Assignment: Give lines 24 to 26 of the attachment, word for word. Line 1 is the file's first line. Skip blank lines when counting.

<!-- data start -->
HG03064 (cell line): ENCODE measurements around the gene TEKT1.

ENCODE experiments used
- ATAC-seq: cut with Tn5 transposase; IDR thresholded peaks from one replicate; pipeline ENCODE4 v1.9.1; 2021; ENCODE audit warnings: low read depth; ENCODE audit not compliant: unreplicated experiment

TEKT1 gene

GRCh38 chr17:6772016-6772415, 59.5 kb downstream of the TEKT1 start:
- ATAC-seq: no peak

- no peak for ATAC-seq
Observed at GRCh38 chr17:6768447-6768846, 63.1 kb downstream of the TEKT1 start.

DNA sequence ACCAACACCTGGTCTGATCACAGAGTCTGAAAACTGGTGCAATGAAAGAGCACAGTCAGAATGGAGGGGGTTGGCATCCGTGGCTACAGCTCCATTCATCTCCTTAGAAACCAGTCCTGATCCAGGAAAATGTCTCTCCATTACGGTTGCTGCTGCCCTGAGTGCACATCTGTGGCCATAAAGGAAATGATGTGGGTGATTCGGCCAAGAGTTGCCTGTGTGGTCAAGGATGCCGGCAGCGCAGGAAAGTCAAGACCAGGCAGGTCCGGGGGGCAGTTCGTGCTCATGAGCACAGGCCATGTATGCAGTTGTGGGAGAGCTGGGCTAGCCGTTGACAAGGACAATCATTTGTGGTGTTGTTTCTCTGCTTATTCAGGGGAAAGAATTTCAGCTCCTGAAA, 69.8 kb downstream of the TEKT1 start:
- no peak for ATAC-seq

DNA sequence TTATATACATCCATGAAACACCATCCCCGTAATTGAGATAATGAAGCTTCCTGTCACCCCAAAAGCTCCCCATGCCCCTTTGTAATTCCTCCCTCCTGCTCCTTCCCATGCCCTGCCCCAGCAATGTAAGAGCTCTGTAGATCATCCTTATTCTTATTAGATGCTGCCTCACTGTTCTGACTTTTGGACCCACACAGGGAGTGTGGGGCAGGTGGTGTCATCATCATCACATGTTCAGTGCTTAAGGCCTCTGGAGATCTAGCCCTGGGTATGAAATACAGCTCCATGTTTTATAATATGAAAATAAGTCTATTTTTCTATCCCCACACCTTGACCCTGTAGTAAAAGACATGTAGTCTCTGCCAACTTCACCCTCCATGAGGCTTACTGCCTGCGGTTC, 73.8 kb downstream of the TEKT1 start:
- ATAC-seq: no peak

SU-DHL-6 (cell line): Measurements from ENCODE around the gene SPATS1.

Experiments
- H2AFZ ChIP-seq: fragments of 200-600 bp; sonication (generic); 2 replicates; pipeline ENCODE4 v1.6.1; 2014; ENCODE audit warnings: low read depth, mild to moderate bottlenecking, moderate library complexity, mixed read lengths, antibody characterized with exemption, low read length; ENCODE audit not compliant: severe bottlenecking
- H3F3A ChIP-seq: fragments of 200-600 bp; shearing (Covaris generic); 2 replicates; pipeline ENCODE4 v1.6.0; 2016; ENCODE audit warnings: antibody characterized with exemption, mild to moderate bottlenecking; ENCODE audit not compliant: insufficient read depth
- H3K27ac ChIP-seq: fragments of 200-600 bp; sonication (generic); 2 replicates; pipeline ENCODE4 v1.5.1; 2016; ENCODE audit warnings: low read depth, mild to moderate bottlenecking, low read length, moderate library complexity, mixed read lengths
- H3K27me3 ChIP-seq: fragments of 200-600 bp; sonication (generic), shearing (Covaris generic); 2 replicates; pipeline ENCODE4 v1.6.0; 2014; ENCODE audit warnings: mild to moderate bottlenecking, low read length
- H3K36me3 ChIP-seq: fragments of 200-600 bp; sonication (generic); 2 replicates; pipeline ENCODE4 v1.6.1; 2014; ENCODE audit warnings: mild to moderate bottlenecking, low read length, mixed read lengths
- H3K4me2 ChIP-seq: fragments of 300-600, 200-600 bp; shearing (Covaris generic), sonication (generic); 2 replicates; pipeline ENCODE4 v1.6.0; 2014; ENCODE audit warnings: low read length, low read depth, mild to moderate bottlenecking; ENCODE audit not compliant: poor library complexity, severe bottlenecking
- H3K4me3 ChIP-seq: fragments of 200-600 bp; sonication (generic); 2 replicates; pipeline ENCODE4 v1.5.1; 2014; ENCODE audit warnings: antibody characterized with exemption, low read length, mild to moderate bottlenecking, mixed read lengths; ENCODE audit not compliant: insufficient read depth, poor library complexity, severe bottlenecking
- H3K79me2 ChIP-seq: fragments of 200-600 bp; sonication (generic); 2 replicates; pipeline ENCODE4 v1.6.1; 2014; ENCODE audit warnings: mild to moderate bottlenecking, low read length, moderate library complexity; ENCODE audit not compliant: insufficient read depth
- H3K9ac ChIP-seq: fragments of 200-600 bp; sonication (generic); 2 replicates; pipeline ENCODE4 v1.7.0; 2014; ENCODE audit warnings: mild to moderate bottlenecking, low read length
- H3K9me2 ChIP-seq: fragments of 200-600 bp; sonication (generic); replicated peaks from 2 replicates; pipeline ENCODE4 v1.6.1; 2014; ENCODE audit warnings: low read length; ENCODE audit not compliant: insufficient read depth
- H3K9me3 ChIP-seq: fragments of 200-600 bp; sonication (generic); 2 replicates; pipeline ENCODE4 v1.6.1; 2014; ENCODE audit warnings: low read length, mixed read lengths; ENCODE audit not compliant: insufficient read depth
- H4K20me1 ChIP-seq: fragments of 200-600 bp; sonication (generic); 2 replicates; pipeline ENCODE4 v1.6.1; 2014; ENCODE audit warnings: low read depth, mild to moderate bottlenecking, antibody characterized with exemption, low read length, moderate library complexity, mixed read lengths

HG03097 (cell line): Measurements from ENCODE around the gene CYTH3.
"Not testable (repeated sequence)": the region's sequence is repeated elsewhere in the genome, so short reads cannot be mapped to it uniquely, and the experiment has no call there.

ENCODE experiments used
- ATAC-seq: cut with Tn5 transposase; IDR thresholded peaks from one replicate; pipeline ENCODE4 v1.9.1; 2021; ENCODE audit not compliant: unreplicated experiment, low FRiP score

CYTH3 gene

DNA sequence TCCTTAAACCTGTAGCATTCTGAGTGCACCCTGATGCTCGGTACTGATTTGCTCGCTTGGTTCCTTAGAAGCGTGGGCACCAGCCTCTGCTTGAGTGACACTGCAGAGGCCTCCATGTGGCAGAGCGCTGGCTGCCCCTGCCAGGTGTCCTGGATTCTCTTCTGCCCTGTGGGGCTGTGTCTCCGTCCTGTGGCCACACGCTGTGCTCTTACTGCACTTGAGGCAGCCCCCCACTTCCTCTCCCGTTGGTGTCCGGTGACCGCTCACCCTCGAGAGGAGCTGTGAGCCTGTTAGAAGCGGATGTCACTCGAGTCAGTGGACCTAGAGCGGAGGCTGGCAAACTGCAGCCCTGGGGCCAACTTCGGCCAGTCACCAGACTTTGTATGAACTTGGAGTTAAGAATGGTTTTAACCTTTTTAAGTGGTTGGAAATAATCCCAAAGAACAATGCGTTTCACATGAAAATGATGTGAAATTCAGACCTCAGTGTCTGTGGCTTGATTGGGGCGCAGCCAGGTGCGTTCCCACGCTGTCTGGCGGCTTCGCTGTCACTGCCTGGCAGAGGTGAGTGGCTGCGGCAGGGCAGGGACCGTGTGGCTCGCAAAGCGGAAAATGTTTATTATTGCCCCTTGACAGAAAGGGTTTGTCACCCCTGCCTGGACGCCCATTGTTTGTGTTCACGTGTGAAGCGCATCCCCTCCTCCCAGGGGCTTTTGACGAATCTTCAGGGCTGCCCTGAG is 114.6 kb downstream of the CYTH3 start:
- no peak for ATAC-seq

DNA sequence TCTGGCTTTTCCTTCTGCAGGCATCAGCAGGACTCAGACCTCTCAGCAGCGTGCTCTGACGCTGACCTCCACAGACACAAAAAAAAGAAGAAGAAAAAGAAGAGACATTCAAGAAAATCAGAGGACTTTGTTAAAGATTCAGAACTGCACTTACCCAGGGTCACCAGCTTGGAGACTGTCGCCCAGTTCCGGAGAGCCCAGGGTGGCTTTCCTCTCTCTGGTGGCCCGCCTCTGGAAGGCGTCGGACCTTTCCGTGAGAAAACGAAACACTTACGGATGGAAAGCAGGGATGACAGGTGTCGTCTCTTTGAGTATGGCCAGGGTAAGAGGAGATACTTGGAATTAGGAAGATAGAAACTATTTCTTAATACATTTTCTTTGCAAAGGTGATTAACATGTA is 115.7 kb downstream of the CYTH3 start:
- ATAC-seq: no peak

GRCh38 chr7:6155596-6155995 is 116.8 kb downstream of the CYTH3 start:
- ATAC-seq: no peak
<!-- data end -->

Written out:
- H3K9me2 ChIP-seq: fragments of 200-600 bp; sonication (generic); replicated peaks from 2 replicates; pipeline ENCODE4 v1.6.1; 2014; ENCODE audit warnings: low read length; ENCODE audit not compliant: insufficient read depth
- H3K9me3 ChIP-seq: fragments of 200-600 bp; sonication (generic); 2 replicates; pipeline ENCODE4 v1.6.1; 2014; ENCODE audit warnings: low read length, mixed read lengths; ENCODE audit not compliant: insufficient read depth
- H4K20me1 ChIP-seq: fragments of 200-600 bp; sonication (generic); 2 replicates; pipeline ENCODE4 v1.6.1; 2014; ENCODE audit warnings: low read depth, mild to moderate bottlenecking, antibody characterized with exemption, low read length, moderate library complexity, mixed read lengths